All 83 residents (including those engaged in clinical duties and those conducting research as part of our academic general surgery residency program) and 15 clinical fellows in the UCSF DOS received the online questionnaire. Because of stigma surrounding mental illness in medicine,15-17 respondents were guaranteed anonymity. The American Association for Public Opinion Research (AAPOR) standard definitions were followed for calculating survey response rate.
The focus group involved off-site dinner but no compensation. A semistructured script was used, expanding on questions from the questionnaire with elaboration prompts. By participant request, no recording was made, but extensive field notes were taken. The Standards for Reporting Qualitative Research (SRQR) reporting guideline was followed. The study was approved by UCSF’s institutional review board, and informed consent was obtained from participants.
In the UCSF DOS, resident well-being interventions began in response to data reflecting a high prevalence of burnout and distress. In 2016, we designed ESRT, an individually based intervention tailored to surgeons that teaches cognitive skills for affective regulation (ie, self-awareness, perspective taking, and control of emotional reactions to thoughts and events). We tested ESRT in 2 randomized clinical trials with a total of 65 surgery trainees in PGY 1 (21 categorical trainees) between January 2016 and December 2018 and reported feasibility18; improvements to cognitive function, burnout, mindfulness, and physiologic stress19; and activation of neural substrates associated with top-down executive function and interoception (ie, awareness of one’s own thoughts, sensations, and emotions).19,20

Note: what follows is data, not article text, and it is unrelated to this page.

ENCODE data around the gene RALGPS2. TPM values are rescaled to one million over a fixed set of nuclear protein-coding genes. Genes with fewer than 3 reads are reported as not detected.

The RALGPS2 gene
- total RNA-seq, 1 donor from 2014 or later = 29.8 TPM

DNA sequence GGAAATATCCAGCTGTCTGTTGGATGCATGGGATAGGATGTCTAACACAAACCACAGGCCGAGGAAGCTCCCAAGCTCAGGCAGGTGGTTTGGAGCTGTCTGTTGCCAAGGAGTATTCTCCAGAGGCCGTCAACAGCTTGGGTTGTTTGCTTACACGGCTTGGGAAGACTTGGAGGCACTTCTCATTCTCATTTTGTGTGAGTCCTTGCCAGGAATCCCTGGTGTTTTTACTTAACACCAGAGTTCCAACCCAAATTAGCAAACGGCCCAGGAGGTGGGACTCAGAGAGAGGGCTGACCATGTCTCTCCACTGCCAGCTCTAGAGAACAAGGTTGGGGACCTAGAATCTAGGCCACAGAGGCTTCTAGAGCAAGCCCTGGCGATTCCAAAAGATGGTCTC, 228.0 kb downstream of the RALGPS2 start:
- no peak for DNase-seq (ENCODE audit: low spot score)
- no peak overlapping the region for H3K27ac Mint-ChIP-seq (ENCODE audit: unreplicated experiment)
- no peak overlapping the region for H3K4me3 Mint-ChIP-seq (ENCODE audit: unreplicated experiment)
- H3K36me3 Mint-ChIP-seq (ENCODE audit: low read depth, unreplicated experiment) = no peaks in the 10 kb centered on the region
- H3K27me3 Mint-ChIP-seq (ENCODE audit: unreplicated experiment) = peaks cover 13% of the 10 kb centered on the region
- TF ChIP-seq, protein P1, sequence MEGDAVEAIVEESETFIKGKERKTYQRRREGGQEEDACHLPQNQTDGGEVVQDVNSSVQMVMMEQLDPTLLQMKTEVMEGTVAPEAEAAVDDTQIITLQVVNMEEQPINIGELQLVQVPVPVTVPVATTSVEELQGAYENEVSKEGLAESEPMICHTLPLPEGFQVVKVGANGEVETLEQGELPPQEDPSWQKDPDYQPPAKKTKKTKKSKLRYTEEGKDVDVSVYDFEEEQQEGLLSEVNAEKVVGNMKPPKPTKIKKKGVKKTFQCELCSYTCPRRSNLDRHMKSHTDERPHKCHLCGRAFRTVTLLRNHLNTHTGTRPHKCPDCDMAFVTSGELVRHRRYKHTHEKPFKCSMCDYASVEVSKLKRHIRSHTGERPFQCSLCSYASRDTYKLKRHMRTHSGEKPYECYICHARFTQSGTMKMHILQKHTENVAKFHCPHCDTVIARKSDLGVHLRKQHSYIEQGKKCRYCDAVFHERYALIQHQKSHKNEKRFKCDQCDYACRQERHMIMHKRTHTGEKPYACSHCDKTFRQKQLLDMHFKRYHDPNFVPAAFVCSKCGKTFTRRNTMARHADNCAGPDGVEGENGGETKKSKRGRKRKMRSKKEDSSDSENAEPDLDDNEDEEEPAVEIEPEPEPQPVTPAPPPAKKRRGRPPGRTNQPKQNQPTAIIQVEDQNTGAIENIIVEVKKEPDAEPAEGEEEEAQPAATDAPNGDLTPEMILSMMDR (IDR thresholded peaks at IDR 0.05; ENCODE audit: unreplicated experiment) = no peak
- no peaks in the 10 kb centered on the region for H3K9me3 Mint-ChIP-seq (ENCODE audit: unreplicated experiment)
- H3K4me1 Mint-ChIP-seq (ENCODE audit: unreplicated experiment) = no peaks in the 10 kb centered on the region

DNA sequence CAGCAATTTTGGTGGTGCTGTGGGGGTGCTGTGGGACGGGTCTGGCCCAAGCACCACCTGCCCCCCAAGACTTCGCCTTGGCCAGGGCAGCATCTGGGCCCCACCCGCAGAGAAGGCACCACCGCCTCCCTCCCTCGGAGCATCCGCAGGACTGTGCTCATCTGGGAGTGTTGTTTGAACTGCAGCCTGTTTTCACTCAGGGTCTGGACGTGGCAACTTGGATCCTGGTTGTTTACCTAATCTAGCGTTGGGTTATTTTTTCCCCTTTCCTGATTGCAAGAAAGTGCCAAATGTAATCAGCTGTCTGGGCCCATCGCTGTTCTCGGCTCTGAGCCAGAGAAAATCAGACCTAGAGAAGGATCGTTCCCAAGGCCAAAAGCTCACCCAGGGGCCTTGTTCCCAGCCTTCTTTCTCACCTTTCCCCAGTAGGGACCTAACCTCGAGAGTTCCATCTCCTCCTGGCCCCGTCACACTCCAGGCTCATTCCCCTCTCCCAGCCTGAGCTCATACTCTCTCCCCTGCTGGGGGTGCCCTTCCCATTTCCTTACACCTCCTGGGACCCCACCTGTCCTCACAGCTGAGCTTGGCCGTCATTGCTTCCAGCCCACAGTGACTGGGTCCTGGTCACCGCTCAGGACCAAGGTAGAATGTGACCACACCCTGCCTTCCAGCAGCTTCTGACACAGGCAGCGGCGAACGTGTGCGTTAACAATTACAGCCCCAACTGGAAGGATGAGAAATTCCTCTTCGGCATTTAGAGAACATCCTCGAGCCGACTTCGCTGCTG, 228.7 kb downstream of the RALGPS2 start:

In 2018, multiple organizational initiatives were introduced: an administrative chief resident role (allowing for advanced scheduling of resident time off) and representation on education committees (influencing organizational-level changes). Results included biannual wellness half-days, a resident research fund, personal finance seminars, social gatherings, and healthy workplace food.
Scales and measures used in our prior work, related to performance and/or distress in surgeons,4,5,21,22 were used and scored according to published methods. These include the Maslach Burnout Inventory, a validated 2-item screening that assesses emotional exhaustion and depersonalization23; Cohen Perceived Stress Scale,4 a criterion-standard measure of stress, with normative data for men and women aged 18 to 34 years, used to determine high cutoffs (ie, published mean + [0.5 × SD]) of at least 19.825 for women and at least 17.29 for men24; the Patient Health Questionnaire–2,4 a rigorously evaluated and validated depression screening tool,25 with a cutoff of 3 correlated with increased use of clinical resources26; the Alcohol Use Disorders Identification Test,4 a World Health Organization screening tool validated in large general population and veteran samples, used to assess alcohol misuse and abuse with cutoffs for gender4; and the Spielberger State-Trait Anxiety Index,4 a measure of subjective feelings (eg, apprehension, tension) and autonomic arousal27-31 correlated with state anxiety, used with surgical trainees in real-life and simulated trauma28-31 scenarios, with a score of at least 40 used as the cutoff for high anxiety in other studies.30,31 Also included were measures exploring the presence of wellness (not just pathology) and resiliency (characterized by high positive emotions, acceptance or nonreactivity to stressors, and connectedness or high social support), as defined by seminal works in the field of resilience science.13,32